• The MagSafe power supply LED does not indicate activity properly.
  • The computer is unusually slow even though it is not using an unusually high CPU load.
  • Application icons "jump" in the Dock for an excessive amount of time when the associated programs are opened.
  • Applications do not work properly or stop responding after opening.
  • A computer that supports the screen synchronization mode does not switch to the target screen or back suddenly as expected or suddenly.
  • Lights around I / O ports on a Mac Pro (Late 2013) don't turn on when you move the computer.

Any questions?

Were these instructions helpful or missing a detail? Is something unclear or could I help you? Feel free to leave a comment about the reset of NVRAM, PRAM and SMC;)

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22 Responses to “How-to: Reset NVRAM, PRAM and SMC on Mac – Reset to fix problems”

  1. Where does an iMAc write, what kind of keyboard does it start with? At
    Thanks to my iMac, I often have to change the keyboard layout to enter the hard disk password, but not always because it is in the wrong language.

    1. Hey Sascha! I don't know exactly in which RAM it is saved, but with me this has now occurred in exceptional cases with the wrong keyboard layout. I think times during a recovery or during an action with the hard disk encryption. As far as I know, resetting NVRAM, PRAM or SMC will not affect this. I recently did these resets on an iMac and was still able to log in with a password (which also contained umlauts). Maybe a reader has more information ... but unfortunately I don't know exactly when this will occur with the US keyboard layout. VG! Jens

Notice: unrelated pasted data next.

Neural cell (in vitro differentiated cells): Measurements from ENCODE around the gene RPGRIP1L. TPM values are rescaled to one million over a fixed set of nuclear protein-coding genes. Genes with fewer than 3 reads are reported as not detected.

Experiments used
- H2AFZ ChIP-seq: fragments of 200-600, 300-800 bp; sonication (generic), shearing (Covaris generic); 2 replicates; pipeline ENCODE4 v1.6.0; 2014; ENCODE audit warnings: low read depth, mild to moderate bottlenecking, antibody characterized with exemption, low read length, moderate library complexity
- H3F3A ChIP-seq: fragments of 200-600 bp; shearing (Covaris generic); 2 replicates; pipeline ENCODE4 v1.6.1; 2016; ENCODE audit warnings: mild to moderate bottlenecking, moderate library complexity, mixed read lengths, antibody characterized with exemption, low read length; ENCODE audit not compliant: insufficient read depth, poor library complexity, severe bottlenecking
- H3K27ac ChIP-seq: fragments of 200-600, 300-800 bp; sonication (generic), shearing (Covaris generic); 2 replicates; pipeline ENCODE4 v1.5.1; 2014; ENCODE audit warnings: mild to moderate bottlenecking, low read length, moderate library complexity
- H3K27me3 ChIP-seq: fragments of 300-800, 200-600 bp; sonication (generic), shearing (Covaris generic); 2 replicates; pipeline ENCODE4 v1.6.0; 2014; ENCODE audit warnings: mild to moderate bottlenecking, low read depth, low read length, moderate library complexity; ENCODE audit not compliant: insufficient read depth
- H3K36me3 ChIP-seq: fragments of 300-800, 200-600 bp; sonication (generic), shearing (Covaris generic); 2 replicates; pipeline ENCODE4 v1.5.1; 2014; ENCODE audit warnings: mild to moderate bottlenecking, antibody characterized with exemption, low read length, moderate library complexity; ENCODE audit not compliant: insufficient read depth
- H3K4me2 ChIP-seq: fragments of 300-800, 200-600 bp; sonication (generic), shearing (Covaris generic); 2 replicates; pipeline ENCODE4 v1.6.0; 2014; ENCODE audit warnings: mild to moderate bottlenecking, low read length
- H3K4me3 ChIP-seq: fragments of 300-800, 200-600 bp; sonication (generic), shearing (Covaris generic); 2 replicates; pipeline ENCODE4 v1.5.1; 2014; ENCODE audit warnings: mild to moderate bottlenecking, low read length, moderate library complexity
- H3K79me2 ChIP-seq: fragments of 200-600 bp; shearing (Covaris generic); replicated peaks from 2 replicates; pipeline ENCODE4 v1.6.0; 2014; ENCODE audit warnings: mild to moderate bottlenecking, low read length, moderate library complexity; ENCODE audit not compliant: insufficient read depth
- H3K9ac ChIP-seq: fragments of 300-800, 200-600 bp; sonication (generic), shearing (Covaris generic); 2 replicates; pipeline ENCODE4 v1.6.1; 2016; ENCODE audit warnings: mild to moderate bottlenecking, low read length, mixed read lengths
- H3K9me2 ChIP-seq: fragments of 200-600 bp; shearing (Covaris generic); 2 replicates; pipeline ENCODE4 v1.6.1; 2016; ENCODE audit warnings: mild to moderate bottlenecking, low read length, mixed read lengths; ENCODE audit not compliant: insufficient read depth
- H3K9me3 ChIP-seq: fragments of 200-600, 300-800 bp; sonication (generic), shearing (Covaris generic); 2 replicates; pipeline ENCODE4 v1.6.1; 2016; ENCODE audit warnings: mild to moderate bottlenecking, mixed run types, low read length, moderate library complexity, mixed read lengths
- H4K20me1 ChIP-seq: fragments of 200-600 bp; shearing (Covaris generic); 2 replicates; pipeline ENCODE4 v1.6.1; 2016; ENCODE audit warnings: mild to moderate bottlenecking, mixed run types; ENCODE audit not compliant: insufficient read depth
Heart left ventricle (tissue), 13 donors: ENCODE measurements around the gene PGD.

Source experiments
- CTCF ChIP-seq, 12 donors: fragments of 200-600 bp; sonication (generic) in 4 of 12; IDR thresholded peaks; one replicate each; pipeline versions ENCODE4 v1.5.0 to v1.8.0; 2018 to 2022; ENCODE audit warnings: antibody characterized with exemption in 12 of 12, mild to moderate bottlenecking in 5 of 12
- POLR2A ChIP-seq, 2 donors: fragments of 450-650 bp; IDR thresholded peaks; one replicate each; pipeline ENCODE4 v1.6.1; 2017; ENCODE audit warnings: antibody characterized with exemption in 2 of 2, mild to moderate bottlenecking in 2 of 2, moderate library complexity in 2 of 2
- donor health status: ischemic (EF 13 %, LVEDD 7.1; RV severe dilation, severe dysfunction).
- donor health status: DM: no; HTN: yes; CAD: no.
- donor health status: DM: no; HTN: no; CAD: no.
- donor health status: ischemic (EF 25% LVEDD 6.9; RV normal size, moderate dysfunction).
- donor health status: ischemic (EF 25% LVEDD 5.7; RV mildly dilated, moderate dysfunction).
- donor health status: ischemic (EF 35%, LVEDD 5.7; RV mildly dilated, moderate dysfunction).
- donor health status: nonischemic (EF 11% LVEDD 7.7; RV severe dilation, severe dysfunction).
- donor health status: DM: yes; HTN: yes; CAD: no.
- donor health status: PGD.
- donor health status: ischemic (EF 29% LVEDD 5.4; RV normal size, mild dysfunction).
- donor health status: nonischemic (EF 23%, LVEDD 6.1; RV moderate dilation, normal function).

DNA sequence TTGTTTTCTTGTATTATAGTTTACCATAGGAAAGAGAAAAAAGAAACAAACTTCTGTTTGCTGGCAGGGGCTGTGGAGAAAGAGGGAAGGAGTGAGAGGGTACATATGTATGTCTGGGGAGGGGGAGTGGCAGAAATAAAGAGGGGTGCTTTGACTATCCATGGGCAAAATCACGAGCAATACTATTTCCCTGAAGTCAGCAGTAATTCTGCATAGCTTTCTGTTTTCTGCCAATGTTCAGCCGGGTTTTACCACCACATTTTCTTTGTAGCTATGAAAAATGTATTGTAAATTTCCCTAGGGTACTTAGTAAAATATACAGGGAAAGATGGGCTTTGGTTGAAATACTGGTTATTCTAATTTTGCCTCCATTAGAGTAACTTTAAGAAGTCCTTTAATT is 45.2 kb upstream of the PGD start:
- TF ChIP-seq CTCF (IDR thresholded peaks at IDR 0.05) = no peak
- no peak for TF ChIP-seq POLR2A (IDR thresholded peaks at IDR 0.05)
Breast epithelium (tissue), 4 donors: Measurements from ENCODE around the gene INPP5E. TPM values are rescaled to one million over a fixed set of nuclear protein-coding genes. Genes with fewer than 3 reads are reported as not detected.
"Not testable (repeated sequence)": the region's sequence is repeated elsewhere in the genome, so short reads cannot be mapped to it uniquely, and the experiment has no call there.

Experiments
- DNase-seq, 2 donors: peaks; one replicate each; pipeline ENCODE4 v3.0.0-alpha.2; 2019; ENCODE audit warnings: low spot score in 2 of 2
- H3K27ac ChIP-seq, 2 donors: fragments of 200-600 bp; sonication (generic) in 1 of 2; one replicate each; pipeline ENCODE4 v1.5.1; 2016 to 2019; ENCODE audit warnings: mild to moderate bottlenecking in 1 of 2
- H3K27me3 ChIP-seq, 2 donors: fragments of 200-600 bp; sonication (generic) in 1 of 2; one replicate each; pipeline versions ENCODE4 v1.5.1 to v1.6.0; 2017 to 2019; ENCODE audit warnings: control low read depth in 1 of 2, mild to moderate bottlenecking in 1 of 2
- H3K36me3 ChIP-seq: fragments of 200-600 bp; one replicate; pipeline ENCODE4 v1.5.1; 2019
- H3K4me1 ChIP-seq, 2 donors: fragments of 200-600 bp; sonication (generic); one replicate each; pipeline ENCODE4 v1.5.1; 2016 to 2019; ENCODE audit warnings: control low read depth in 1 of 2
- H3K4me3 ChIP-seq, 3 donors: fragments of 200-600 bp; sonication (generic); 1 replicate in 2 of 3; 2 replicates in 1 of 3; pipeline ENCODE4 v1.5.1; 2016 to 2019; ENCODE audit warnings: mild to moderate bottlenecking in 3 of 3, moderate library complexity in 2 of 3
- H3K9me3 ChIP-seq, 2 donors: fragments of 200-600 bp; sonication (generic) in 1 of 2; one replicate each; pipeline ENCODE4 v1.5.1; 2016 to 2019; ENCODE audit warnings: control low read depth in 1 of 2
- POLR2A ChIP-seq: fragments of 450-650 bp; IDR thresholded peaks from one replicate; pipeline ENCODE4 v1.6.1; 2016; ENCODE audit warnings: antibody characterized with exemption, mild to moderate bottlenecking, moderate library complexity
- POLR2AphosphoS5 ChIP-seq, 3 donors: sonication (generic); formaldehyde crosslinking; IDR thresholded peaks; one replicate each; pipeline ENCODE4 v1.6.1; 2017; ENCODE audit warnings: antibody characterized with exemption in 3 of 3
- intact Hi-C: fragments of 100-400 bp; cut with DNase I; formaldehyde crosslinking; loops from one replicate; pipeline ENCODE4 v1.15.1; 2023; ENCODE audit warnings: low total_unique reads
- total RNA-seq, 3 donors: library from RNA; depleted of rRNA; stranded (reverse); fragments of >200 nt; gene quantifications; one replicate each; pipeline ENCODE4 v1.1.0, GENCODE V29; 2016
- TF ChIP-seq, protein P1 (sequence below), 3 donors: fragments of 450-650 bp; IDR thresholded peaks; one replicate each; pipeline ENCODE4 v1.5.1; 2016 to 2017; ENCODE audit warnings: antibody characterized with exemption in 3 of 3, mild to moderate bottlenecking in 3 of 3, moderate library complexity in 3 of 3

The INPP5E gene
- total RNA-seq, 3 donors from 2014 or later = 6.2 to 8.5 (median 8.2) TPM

2. Hallo,
    can i do a PRAM and an SMC reset on an iMac at the same time, or does it cause complications?
    (In other words: switch off and disconnect from the power supply; wait 15 seconds; plug in; wait 5 seconds; press Alt CMD PR and switch on)
    I have to do this more often with my somewhat older and heavily used iMac and now wonder whether this can have negative consequences.
    Many thanks for the answer

    1. Hi Sandro! That doesn't actually have any negative consequences. It's just a deletion of a cache. It may take a little longer for the Mac to boot for the first time, but nothing more should happen. What problems are you having with your iMac that you need to perform these resets? LG! Jens

    2. Hello, I also have this phenomenon every now and then. which OS do you have with the problem? I use an external Logitech keyboard (macOS Mojawe) and it is not recognized during a reboot if I do not want to enter my password when logging in. The computer recognizes other keyboards from Apple and Kannex. after booting the keyboard is back ... I have the whole thing on a Macbook Pro and a Macbook. Anyone have an idea? I did Nvram and SMC.